According to Eric Fisher of the SportsBusiness Journal (via Twitter), Selig has set “another deadline [to seize and sell the club], but he declines to say what it is.”

Asked what it would take to break the stalemate between Hicks Sports Group’s $270 million offer, and the lenders demanding $300 million, Selig said, "We'll let human events determine that."

Should the league seize the club from Hicks Sports Group, they would then quickly sell it to a group led by sports attorney Chuck Greenberg and current Rangers president and Hall of Fame pitcher, Nolan Ryan. MLB would then move to revoke the $70 million in liens on the Rangers, and let the creditors fight over the remaining $200 million, if that figure still stands.

The SportsBusiness Journal reported earlier this week that should the league sell the club without creditor approval, lenders would take an unfavorable view of lending to current or would-be owners of MLB clubs in the future. According to Fisher, Selig said that he does not expect negative effects on future deals from recent letter to Rangers creditors threatening to revoke the liens.

If the action takes place, the creditors would then move to push the Rangers into involuntary bankruptcy in an attempt to gain a higher sale price through former bidders Jim Crane or Dennis Gilbert than what the Greenberg/Ryan group is offering.

The total price of the Greenberg/Ryan offer is $570 million, but includes approx. 154 acres of land around Rangers Ballpark in Arlington, and is not covered by a lien and therefore would not be part of any bankruptcy proceeding. Since the Ballpark is not owned by HSG, it is not an asset that could sold off in the sale.

Sources close to the sale would not divulge what the total assets surrounding the Rangers sale include.


Maury BrownMaury Brown is the Founder and President of the Business of Sports Network, which includes The Biz of Baseball, The Biz of Football, The Biz of Basketball and The Biz of Hockey. He is available for hire or freelance. Brown's full bio is here. He looks forward to your comments via email and can be contacted through the Business of Sports Network.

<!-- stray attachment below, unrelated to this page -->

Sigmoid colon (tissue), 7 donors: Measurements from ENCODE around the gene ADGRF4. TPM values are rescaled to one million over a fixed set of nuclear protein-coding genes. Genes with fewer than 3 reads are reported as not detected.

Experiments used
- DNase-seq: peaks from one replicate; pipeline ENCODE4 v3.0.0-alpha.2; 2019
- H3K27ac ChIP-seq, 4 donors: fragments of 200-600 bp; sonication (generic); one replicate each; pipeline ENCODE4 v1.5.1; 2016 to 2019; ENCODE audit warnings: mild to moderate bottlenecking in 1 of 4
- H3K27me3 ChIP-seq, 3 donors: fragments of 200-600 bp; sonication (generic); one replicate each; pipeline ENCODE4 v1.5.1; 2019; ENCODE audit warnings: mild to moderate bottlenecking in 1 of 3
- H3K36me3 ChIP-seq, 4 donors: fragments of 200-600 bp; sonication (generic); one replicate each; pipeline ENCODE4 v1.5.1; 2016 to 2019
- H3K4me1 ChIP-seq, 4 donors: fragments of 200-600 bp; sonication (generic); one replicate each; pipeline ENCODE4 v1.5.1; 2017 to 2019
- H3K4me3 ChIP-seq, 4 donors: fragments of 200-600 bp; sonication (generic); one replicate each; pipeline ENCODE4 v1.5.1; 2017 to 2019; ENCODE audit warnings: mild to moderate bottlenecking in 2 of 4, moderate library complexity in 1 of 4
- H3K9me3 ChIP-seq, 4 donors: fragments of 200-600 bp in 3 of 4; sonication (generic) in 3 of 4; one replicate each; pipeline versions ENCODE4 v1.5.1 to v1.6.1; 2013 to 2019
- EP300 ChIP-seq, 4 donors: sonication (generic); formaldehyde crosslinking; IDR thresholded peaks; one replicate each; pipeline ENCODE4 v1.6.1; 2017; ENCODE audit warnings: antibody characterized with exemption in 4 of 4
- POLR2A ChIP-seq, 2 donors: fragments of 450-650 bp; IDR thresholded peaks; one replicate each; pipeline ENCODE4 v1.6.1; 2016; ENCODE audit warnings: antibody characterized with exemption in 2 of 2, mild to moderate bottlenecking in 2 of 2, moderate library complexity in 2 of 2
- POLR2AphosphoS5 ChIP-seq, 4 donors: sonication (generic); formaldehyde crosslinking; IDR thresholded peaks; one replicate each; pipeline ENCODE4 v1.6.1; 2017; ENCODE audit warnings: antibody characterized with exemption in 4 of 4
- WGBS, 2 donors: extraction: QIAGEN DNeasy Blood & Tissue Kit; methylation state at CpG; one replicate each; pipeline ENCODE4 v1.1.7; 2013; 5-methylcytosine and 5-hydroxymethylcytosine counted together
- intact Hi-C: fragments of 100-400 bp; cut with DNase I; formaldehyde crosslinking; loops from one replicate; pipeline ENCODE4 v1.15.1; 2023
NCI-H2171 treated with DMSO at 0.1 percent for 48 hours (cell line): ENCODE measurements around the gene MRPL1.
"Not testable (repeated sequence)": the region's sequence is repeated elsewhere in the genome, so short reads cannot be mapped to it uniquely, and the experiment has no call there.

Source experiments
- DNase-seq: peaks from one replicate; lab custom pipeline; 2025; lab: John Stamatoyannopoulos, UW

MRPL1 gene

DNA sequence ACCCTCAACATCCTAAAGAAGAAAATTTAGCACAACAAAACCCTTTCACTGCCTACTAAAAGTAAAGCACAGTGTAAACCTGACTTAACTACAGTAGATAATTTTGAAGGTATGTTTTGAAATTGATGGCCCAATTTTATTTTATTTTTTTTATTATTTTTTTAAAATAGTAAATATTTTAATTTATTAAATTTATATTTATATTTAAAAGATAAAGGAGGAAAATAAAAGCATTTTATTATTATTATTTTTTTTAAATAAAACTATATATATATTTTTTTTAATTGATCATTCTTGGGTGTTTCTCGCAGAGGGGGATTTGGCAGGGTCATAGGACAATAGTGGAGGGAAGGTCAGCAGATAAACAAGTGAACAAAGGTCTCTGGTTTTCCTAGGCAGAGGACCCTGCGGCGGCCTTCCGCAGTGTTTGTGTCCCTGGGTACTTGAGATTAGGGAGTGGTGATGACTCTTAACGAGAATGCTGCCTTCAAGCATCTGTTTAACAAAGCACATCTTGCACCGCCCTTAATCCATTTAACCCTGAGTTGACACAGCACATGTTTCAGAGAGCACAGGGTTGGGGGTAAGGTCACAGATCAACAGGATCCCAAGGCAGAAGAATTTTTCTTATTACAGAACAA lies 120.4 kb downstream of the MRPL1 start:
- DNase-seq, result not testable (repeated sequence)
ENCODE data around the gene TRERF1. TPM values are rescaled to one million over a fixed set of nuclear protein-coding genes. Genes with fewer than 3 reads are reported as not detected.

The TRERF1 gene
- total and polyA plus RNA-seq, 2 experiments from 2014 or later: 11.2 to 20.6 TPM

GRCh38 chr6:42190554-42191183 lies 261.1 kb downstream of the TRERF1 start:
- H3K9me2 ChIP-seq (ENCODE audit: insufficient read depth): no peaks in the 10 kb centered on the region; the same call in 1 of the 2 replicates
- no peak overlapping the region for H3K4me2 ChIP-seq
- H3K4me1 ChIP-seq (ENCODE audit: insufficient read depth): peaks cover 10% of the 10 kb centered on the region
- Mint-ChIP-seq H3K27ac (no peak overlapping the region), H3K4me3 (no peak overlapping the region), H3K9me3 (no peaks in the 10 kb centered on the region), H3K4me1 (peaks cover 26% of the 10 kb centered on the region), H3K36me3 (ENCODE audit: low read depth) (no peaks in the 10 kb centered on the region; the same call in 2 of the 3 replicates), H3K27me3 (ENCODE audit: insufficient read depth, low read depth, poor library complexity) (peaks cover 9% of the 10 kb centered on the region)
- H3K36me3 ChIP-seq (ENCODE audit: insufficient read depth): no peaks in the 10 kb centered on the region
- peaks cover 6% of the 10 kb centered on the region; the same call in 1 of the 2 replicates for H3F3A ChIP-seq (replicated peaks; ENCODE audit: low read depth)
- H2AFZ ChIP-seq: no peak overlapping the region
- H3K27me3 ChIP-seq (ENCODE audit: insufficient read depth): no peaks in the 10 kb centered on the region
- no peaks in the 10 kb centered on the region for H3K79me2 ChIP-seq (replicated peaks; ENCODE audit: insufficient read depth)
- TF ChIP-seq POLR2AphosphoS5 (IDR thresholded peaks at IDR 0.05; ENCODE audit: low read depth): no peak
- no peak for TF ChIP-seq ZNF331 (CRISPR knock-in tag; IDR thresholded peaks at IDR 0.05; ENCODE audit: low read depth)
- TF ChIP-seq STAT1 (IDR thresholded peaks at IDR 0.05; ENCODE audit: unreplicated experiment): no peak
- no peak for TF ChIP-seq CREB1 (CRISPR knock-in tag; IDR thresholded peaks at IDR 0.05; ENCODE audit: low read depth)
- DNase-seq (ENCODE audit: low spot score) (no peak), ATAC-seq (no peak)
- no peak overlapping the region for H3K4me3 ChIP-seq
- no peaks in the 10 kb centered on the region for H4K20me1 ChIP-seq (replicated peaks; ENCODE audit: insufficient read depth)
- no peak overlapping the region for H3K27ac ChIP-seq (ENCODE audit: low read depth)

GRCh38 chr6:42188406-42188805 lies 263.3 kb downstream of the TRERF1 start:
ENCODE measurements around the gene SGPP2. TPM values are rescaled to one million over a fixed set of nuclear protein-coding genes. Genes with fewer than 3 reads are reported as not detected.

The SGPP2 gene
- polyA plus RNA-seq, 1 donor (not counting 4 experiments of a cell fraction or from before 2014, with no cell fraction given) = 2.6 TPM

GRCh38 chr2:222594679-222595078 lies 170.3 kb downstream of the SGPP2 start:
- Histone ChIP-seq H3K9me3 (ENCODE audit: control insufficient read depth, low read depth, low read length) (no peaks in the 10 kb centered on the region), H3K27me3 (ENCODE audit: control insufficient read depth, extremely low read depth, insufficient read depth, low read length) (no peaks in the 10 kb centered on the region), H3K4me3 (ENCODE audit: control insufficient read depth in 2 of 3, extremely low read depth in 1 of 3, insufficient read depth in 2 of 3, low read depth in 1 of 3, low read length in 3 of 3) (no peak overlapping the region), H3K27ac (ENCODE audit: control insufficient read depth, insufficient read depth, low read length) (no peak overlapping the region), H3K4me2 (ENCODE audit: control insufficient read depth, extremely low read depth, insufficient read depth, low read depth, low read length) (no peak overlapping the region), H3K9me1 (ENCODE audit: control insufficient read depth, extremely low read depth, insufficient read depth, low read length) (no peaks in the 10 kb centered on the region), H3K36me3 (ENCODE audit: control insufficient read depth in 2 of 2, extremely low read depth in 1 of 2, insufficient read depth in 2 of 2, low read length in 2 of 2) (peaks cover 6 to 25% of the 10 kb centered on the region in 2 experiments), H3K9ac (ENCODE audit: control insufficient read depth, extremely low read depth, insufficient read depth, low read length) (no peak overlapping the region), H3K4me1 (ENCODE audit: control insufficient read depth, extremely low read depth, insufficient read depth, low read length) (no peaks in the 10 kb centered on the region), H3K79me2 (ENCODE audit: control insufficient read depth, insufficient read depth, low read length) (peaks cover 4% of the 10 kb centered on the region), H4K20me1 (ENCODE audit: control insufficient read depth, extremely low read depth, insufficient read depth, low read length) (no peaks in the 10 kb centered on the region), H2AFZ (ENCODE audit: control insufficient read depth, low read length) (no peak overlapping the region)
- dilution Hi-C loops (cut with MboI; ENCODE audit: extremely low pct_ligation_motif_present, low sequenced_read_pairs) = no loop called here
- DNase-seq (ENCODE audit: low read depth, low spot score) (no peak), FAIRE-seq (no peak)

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As Quarterly Owners Meetings Take Place, Here’s a Texas Rangers Sale Update PDF Print E-mail
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Written by Maury Brown   
Wednesday, 12 May 2010 12:00

Texas RangersToday marks the beginning of the quarterly meetings for Major League Baseball’s 30 owners, and with it, the discussion on the sale of the Texas Rangers is going to be at the top of the agenda. Here’s an update on where matters are at:

  • On Monday we reported that this week the league would take action with Commissioner Selig evoking his “best interest of baseball” powers to seize control of the Rangers with the league quickly selling them to a group led by Pittsburgh sports attorney, Chuck Greenberg, and current Rangers president and Hall of Fame pitcher, Nolan Ryan. The league has not backed down from taking action, but as of late last night, it appears that action may not occur this week. The reason? The league appears to be dotting their “I”s and crossing their “t”s before taking action.
  • Nolan Ryan is representing the Rangers at the owners meetings, a point that has rasied the discussion about whether the league is backing down from seizing the club. As noted, the league appears ready to go to the mat and seize the club in order to sell the club without creditor approval.
  • There’s been some churn going on across blogs and forums that the Greenberg group is undercapitalized  and overleveraged in this deal. Neither of these appear to be true. The group is within MLB’s rules regarding how much debt they can carry, and were able to gain what loans were needed in a difficult credit market.
  • There have been reports that creditors will turn their back on the league, should MLB force the sale of the Rangers through without creditor approval. According to sources close to the Rangers deal, and in speaking to sources in the finance sector, when asked if deals, such as the loans made to Hicks Sports Group would stop (deals that were not fully collateralized, placing HSG in a massively overleveraged position), the answer was, “yes.” However, when creditor sources were asked if sound loans would dry up over the action being taken over the Rangers, the answer was, “no.“

“We’re all learning valuable lessons from the Hicks Sports Group situation,” one source said. “I would expect closer inspection around how loans are approved, but if the requests are sound, baseball should continue to see credit lines open to them.”

As one source said more directly, “The loans by the original lenders to HSG should not have been made in the first place.”

More updates as news becomes available.


Maury BrownMaury Brown is the Founder and President of the Business of Sports Network, which includes The Biz of Baseball, The Biz of Football, The Biz of Basketball and The Biz of Hockey. He is available for hire or freelance. Brown's full bio is here. He looks forward to your comments via email and can be contacted through the Business of Sports Network.